Misreading the past also allows those in power to place “good” activists on a pedestal, by whitewashing those histories, such as that of Nelson Mandela, who did not always practice non-violence, but also by privileging those who follow the least-threatening-to-the-power-structure approach.

Indeed, as Ransby notes, Kwame Ture made “enormous personal sacrifices toward his vision of liberation,” including calling for the end of “capitalism, white supremacy, imperialism and paternalistic white liberalism.” After working with the Black Panther Party, he moved to West Africa where he founded the All-African People’s Revolutionary Party.

When Ture died in 1998, she continues, “there were no former presidents at his memorial, no horse-drawn carriages to ceremoniously carry him to lie in state and no televised tributes. His homecoming was modest, private and small.”

Nevertheless, in a C-Span video, John Lewis did pay tribute to Kwame Ture. Yet Clinton places them at opposite ends of the spectrum, thereby simplifying Lewis’ past. On the other hand, John Lewis’ record contains its own inconsistencies as perhaps was inevitable when he became part of the established political order.

For example, as Philip Weiss contends, Lewis was an early co-sponsor of Rep. Ilhan Omar’s bill that upholds that right to boycott as a free speech issue, yet he also opposed the Boycott, Sanctions, Divestment (BDS) movement and supported legislation that branded BDS as antisemitic.

Moreover, as Ali Abunimah writes, there were very few in Congress who spoke out against Israel’s calculated murder of peaceful demonstrators during the early days of the Great Return March in Gaza.

“One particular notable silence,” claims Abunimah, was that of “civil rights hero” Representative Lewis. As someone who marched with Martin Luther King in Selma, where he met police brutality determined to maintain the status quo, Lewis “might have been expected,” Abunimah says, to support protesters in Gaza who met a similar fate for much the same reasons.

Perhaps Lewis’s contradictions regarding Israel were the price he paid for having a seat at the Congressional table. As Ahjamu Umi states, anyone who “occupies [a Presidential] seat in the White House has no choice” but to behave in such a manner because “their job is upholding capitalism” which in turn maintains the status quo.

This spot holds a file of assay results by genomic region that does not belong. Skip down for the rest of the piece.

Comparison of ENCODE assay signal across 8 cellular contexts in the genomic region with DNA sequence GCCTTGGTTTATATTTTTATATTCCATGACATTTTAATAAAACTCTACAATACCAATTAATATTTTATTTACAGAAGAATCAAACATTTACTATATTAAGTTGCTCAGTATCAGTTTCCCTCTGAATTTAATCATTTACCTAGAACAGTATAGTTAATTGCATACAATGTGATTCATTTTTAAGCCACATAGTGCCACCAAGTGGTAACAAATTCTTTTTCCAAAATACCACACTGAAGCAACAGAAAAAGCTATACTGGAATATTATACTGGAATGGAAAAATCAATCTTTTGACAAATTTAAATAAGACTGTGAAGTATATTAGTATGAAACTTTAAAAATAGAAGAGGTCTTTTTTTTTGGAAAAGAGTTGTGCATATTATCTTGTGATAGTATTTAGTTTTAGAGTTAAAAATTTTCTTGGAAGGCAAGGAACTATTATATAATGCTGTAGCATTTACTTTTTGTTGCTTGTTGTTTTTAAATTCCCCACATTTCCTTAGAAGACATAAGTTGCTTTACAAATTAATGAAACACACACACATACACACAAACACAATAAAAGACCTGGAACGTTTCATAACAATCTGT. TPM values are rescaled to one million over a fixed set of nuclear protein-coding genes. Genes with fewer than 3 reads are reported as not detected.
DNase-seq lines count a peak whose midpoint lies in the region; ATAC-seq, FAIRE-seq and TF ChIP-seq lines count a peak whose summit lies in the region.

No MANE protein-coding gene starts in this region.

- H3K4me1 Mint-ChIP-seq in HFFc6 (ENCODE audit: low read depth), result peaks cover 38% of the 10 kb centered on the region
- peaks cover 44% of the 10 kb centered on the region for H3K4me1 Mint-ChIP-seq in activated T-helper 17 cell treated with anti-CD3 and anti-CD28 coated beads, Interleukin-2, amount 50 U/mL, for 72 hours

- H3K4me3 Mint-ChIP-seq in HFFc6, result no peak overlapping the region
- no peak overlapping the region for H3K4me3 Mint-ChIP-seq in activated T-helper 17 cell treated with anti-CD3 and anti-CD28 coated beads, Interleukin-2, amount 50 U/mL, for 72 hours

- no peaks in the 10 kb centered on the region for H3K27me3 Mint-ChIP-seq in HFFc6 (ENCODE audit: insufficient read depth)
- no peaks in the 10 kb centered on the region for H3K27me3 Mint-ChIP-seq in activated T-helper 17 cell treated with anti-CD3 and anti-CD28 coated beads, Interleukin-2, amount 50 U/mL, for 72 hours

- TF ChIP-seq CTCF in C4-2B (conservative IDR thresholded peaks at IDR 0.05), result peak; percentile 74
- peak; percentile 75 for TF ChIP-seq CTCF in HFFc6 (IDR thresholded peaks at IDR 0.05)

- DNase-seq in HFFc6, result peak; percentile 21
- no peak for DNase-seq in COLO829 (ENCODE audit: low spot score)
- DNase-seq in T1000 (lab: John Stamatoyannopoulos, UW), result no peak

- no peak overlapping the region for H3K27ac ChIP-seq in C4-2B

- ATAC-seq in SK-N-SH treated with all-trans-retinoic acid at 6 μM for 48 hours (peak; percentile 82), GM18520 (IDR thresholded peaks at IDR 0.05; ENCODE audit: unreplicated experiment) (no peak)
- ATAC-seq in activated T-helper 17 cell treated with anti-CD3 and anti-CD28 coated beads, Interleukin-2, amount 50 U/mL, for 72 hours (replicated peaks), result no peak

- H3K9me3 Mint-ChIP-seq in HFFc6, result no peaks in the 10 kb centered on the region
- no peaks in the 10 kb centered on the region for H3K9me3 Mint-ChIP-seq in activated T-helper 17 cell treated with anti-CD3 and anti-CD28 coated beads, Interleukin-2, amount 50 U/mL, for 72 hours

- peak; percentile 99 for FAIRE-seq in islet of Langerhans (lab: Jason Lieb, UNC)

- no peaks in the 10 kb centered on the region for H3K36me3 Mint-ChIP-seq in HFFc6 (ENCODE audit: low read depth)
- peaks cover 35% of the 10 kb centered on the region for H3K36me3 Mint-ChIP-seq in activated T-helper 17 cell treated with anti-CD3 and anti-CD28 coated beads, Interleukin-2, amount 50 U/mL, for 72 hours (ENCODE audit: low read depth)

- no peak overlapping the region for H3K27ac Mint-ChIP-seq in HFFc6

In the end, there is a need for outsiders, such as Clinton, to back away from assuming an “insider” role that would allow him to make judgments about who is—and who is not—appropriate to honor for their position in the Black struggle, or for that matter the Palestinian movement, too.

“Only the unique experience of the Palestinian people,” writes Ramzy Baroud, “and their genuine struggle for freedom could yield what Palestinians as a collective deem appropriate for their own.”

“Nowadays,” adds Linah Alsaafin, Israelis, internationals, and some “enlightened” Palestinians “champion ‘nonviolent resistance’ and consider throwing a rock to be a violent act. The argument goes that throwing rocks tarnishes the reputation of Palestinians in the western world and immediately negates the ‘nonviolent/peaceful’ resistance movement. This argument falls into the trap of western- (read, colonizer) dictated methods of acceptable means to resist.”

Oppressed people, she concludes, “should not have to explain their oppression to their oppressor, nor tailor their resistance to the comfort of the oppressors and their supporters.”

Ajamu Umi states the same:

“Our progress requires constant organization backed by constant political education. The way that demon can get on television and propagate lies about our history, we need to be able to engage our people with constant and correct political education. I’m not upset at Clinton. Demons do as demons do. I’m wondering when we can grow to the level of moving past reacting to demons like him.”

The struggle must be brought back to the people themselves—Palestinian, Black, and Native American—through community work, political education, and all forms of demonstrations to take the streets.

– Benay Blend earned her doctorate in American Studies from the University of New Mexico. Her scholarly works include Douglas Vakoch and Sam Mickey, Eds. (2017), “’Neither Homeland Nor Exile are Words’: ‘Situated Knowledge’ in the Works of Palestinian and Native American Writers”. She contributed this article to The Palestine Chronicle.